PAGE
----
Adware: Are Your Businesss Computers Secure

Adware, software dedicated to displaying advertising, can really slow down any business that depends on computers. Adware promoters use some cunning tricks to get you to install their software on your machine. Here’s what to look out for.

Adware is, by definition, something reasonable people don’t want on their computers. That’s why adware can’t just come out and ask people to install it. Often, the computer owner is completely unaware of it being installed. But not always.

When adware doesn’t want to sneak in through an open window, it will try to trick you into letting it in through the front door. Don’t think you could be tricked? Don’t be so sure until you’ve checked out these most common ways people have been tricked into allowing malware to be installed on their machines.

Adware Installation Trick 1: Piggybacking

How it works: malware may come bundled with a legitimate piece of software the user actually wants, such as a game or emoticon. The malware is merely labeled “companion software,” without any indication of what it will do.

How to fight it: the fact that adware so often comes bundled with “entertainment” software, most notably the file-swapping program Kazaa, is a very good reason to separate business from personal when it comes to computing. But adware can sometimes comes bundled with non-entertainment software, such as search tools or cracks of legitimate business software. Be very suspicious of any software that comes bundled with other software. Don’t installed software that comes bundled with other software unless you know everything that the bundled software does. After all, if the bundled program has anything to do with the program you actually want, why couldn’t the software developer just get both programs’ functionalities into a single piece of software? Software developers are now very sensitive to malware concerns and will provide a lengthy explanation of just why the bundled software is necessary, in the cases when they actually do need to use bundled software.

Adware Installation Trick 2: Bait and Switch

How it works: since people are getting more and more suspicious of bundled software, the program’s developers may simply label it as valuable software, for instance, a browser plugin that supposedly accelerates web browsing (but in reality only shows ads).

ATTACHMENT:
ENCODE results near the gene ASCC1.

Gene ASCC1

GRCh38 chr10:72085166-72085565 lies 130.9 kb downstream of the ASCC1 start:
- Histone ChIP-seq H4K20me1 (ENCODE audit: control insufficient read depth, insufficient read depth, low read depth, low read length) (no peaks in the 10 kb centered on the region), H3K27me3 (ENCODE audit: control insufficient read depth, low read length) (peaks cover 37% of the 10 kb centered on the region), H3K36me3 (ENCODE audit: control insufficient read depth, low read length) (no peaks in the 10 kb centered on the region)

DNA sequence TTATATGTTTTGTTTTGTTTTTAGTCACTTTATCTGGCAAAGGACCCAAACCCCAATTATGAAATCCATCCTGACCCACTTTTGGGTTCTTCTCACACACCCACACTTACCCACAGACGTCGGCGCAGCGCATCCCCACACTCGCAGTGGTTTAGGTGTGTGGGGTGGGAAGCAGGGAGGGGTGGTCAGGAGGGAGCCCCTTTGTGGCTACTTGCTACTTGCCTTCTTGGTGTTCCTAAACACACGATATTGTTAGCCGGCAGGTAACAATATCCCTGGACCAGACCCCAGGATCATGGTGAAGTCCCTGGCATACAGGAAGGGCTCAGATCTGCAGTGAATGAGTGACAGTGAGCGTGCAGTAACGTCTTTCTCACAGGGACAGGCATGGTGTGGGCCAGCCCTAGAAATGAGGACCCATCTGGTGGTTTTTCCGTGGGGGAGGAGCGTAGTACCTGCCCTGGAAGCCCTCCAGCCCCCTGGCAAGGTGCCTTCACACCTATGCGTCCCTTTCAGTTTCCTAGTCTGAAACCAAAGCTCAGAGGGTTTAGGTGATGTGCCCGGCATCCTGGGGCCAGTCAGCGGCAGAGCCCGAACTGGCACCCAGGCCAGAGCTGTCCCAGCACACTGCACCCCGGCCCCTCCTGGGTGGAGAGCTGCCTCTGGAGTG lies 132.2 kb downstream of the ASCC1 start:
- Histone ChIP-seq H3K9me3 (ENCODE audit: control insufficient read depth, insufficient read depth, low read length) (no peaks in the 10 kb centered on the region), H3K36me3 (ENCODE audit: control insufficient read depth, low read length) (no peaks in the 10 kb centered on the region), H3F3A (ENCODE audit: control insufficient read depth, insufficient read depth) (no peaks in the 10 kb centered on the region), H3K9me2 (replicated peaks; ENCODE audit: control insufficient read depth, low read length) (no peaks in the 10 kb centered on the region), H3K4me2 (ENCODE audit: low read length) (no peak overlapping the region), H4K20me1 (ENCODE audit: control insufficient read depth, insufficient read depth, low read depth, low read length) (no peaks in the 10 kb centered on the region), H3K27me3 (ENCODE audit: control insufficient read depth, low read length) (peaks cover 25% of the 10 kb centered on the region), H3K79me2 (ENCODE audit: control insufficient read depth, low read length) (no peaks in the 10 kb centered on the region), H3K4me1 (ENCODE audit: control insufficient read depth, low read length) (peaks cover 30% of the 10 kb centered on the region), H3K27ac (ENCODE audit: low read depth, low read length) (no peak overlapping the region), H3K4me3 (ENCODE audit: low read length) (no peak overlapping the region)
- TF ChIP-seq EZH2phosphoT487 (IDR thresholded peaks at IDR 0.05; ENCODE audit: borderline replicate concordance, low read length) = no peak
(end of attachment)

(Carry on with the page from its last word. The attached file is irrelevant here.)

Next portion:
How to fight it: again, a suspicious mind is useful in avoiding malware. Ask yourself some questions:

* What will this software actually do? Adware and adware-bundled software often come with very fuzzy claims attached. Sure, it says it will improve your browsing experience, but how? Often, this improved browsing experience just means a browsing experience with more advertising.

* If the software is so great, why is it being given away free? Most commonly, software is only given out free in two cases: if it’s OpenSource (designed by a community of developers and not proprietary–OpenSource software is always clearly labeled as such); or simply a come-on for a fuller-featured version of the software. If neither case is true, there’s a real chance the software is financed by adware.

Adware Installation Trick 3: Outright Lying

How it works: adware may even be labeled as something else entirely, such as a well-known piece of software or a crucial component of the computer operating system.

How to fight it: this is the trickiest adware of all, and requires extreme caution. You don’t want to start deleting any of your program files, much less your system registry entries, unless you’re absolutely sure it’s malware. Plenty of overzealous parasite hunters have shot their own machines to bits this way. This is one case where you want to be using an anti-spyware program, and preferably a second anti-spyware program to provide a second opinion.